Tabor College adopts new trademark logo
After more than a year on the drawing board and loads of input from students, alumni, faculty, and friends, Tabor College has adopted a dramatic new trademark logo.
The image — a crossed T in vivid Tabor blue — gives the college an updated icon for the digital world, while preserving its identity as a Christ-centered liberal arts college.
In unveiling the new logo today, President Jules Glanzer said, "It was clear that our logo needed to honor our past while at the same time embrace our future. It needed to appeal to both our alumni and those who were considering Tabor for their education. Above all, it needed to communicate that we are a Christian College. Our Christ-centeredness is front and center and boldly stated."
"I personally wanted it to be simple, appealing, and have 'pop' and draw attention to it on the printed page," he added. "I think that this logo meets all these requirements."
The logo was created by Diane Steiner, senior designer of the Tabor Communications Department, which creates public relations and marketing materials at the college.
"Diane listened well and was able to conceptualize all the words that we speak when we speak about Tabor College," Glanzer said. "Lots can be said about this logo, but at the heart it communicates that Christ is at the center of Tabor."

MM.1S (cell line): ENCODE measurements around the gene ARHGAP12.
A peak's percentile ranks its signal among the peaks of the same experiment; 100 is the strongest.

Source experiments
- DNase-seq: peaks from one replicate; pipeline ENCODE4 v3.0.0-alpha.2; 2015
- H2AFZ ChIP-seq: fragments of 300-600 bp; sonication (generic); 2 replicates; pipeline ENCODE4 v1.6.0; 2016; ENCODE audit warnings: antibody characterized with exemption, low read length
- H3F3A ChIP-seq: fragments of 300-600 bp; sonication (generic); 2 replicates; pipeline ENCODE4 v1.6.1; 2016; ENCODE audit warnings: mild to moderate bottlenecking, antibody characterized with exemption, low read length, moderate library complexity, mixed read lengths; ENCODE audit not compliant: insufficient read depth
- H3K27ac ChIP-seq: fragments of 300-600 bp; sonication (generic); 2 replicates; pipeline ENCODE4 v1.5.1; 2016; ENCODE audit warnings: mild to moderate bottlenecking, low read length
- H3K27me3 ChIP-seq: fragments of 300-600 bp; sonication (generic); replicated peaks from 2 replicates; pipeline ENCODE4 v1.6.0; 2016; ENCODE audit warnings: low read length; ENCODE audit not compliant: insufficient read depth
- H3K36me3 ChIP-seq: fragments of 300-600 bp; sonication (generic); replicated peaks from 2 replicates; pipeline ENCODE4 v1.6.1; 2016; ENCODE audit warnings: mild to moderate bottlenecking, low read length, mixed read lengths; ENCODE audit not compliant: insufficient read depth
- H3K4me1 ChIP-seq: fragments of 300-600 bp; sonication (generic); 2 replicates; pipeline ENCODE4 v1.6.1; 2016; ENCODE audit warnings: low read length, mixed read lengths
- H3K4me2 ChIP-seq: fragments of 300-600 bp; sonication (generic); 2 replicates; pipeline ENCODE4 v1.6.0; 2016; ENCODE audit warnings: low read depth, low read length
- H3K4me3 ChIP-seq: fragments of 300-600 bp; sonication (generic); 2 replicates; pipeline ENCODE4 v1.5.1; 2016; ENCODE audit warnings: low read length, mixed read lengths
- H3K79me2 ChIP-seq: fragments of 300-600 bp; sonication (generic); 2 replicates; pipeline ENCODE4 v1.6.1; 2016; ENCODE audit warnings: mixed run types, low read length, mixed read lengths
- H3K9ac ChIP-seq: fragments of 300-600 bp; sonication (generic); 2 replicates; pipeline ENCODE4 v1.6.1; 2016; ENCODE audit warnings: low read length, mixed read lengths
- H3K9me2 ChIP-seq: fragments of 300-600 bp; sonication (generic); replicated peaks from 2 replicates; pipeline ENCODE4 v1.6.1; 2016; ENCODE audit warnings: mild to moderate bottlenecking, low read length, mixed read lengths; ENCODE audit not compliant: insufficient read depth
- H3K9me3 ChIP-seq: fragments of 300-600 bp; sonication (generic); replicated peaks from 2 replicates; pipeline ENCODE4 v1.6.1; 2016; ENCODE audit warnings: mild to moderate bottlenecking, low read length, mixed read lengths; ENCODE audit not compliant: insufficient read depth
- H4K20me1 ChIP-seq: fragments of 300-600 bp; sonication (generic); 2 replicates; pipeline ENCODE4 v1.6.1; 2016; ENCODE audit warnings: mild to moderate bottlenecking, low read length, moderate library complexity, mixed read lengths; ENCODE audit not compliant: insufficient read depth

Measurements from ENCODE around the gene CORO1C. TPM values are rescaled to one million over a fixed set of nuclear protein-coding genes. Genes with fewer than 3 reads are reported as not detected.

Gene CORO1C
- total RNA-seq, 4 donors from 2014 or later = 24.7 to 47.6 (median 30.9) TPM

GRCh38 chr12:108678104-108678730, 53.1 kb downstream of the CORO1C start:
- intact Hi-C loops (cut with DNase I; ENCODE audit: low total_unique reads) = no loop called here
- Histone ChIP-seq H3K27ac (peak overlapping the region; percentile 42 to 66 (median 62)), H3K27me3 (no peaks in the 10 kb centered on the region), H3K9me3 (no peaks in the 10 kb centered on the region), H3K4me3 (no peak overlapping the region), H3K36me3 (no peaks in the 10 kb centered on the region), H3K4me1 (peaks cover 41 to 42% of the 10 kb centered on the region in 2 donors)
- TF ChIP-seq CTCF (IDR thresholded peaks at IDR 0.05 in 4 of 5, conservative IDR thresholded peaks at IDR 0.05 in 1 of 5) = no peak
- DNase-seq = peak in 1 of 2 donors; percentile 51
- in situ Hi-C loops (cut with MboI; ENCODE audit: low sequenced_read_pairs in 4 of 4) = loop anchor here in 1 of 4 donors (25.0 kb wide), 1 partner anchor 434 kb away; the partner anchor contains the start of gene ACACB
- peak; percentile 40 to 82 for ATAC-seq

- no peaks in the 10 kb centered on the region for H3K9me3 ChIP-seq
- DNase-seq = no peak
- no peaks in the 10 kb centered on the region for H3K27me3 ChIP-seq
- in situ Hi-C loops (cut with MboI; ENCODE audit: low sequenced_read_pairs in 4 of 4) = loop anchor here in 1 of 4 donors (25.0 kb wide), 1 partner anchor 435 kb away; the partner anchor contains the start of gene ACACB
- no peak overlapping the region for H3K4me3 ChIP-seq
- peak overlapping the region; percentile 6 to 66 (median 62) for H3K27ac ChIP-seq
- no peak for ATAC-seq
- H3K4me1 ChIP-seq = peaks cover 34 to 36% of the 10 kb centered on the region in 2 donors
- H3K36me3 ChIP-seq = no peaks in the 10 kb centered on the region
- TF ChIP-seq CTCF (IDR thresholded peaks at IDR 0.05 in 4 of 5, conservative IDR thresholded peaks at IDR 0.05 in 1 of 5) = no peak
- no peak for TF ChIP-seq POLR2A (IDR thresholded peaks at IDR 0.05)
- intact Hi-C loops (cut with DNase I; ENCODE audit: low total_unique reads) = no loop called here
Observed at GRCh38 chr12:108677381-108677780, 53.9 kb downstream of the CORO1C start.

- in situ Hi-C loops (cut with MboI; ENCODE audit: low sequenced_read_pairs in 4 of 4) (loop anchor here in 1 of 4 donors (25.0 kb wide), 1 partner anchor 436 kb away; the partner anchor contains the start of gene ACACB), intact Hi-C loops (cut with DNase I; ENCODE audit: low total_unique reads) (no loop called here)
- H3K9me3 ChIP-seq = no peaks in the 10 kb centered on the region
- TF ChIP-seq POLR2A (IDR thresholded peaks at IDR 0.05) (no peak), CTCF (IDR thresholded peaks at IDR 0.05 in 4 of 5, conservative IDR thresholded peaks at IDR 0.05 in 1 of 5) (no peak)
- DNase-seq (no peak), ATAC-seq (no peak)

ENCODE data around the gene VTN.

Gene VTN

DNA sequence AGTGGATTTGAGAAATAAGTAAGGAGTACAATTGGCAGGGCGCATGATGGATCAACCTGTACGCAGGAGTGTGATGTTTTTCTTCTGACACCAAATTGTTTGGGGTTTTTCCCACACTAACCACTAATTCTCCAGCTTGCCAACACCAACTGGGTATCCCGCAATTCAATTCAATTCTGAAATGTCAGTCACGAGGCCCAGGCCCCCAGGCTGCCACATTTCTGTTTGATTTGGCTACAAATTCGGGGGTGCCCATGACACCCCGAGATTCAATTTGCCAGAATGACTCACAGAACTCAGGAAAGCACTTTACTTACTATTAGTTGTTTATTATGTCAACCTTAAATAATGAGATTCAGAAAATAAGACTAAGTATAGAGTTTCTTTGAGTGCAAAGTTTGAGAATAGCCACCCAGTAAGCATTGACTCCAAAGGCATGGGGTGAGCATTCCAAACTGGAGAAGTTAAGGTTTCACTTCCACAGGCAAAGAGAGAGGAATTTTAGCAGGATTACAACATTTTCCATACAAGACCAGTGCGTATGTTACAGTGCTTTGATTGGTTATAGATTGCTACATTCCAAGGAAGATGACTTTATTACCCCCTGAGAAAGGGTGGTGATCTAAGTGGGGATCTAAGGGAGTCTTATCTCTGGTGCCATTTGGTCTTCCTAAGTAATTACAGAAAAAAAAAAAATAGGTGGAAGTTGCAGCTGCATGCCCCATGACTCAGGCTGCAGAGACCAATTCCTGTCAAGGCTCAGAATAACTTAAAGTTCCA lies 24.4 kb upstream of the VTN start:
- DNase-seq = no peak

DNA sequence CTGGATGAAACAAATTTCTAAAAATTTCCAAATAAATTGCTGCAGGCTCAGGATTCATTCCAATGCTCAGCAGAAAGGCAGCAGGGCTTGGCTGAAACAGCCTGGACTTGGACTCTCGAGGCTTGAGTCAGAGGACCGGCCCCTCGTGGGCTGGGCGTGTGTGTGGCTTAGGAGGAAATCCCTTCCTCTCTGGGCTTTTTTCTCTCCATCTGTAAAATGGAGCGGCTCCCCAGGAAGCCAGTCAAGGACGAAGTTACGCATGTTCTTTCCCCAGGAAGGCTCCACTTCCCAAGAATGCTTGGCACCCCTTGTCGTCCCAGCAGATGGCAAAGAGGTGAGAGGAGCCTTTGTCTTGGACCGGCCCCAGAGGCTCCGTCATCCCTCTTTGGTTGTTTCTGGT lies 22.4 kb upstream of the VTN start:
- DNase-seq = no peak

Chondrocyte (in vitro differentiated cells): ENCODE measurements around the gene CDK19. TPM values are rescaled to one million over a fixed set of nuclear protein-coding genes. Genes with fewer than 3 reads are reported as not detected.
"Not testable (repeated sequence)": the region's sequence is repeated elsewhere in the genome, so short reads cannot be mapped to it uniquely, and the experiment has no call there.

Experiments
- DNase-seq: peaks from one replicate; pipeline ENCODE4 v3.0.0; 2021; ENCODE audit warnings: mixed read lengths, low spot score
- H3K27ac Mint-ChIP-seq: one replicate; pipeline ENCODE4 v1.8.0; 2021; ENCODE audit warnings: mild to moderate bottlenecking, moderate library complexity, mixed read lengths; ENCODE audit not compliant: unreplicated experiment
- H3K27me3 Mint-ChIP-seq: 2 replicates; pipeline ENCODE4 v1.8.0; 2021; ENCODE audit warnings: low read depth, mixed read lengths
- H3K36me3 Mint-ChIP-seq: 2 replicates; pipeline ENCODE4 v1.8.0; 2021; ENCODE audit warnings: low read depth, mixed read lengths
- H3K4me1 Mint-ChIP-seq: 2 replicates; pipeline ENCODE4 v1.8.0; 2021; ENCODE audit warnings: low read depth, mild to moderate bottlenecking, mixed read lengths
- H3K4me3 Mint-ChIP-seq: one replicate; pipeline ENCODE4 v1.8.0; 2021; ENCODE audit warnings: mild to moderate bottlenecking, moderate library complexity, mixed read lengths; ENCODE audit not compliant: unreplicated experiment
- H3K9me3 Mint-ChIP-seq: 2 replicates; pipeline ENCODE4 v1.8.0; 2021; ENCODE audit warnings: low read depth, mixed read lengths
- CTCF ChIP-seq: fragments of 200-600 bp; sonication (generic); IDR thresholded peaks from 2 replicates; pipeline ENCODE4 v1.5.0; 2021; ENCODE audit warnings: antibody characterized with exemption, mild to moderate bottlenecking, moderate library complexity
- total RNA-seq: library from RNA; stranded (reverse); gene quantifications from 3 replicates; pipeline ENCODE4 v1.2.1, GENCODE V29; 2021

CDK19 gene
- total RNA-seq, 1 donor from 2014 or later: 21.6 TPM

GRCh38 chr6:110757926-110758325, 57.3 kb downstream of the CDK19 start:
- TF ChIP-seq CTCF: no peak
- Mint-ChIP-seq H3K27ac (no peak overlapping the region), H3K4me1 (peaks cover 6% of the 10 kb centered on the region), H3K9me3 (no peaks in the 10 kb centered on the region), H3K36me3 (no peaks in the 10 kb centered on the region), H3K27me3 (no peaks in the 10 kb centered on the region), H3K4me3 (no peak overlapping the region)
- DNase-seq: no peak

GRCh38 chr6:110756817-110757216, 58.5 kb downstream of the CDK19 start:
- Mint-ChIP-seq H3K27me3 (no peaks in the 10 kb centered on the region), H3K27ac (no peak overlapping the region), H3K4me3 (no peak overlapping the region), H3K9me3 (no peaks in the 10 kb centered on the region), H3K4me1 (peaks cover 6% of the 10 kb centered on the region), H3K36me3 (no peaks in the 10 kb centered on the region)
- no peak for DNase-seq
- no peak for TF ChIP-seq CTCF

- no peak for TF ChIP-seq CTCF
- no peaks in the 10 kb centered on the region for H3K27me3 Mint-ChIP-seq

The new trademark logo replaces the previous logo, which showed the roof and pillars of the H.W. Lohrenz Building, the most well-known structure on campus.
While some constituents strongly favored keeping the familiar campus pillars in the new logo, Glanzer pointed out that ever-increasing numbers of Tabor College constituents attend classes at the School for Adult and Graduate Studies in Wichita or take courses through the Internet.
"One of the things that I have learned since coming back to Tabor is that we are more than a Hillsboro campus now and our future will include more than Hillsboro," said Glanzer, who graduated from Tabor in 1974 with a degree in Business Administration. "A new logo needed to embrace the broader Tabor community and vision."
Since the new logo will appear on the college's marketing materials, the school's attorney has applied for trademark registration to secure legal rights to its unique design.
"I don't expect everyone to love this logo," Glanzer said. "We all have different tastes when it comes to images and symbols. But I do expect it to be embraced by a large number of people and also that it will grow on us as time goes by."